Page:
Chinatowns and Other Asian-American Enclaves
by David Johnson
New York City
According to the 2010 U.S. Census, there are 526,133 Americans of Indian ancestry living in New York, making it the U.S. city with the greatest concentration of Indians. Manhattan's East 28th and 29th Streets around Lexington Avenue are home to many Indian restaurants and stores. Large numbers of Indians also live in other neighborhoods especially in Queens. In 1970 the Hindu Temple Society of North America established what is now a large Hindu temple and community center in Flushing, Queens. There is also a concentration of Indian businesses and residents in Jackson Heights, Queens. The diverse nature of the neighborhood, however, has not led to the creation of a distinct Little India.
The second-largest concentration of Indians in the United States is in Los Angeles with an Indian American population of 119,901. The large number of Indians employed in high technology has also led to a sizable concentration in Silicon Valley.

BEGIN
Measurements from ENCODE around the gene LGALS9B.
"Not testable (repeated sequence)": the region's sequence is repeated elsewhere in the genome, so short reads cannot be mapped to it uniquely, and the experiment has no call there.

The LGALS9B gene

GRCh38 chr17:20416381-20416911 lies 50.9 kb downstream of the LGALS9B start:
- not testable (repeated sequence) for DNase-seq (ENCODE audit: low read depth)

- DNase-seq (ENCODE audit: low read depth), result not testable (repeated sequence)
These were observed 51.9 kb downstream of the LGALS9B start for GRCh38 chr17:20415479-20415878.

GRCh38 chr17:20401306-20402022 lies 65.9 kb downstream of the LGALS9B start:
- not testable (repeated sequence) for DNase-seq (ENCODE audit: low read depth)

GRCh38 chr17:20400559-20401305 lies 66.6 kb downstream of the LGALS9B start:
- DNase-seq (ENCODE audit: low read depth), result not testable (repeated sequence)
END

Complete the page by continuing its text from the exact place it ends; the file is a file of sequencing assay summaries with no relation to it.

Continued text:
Edison has a large concentration of Indians, and an Indian commercial district has sprung up in Jersey City, where Indian stores and restaurants line Newark Avenue between Kennedy Boulevard and Tonnelle Avenue. In nearby Journal Square, a Middle Eastern Muslim neighborhood flourishes, proving, as do Japanese and Korean neighborhoods near each other, that people from the same part of the world tend to feel comfortable together even when they have differences back home.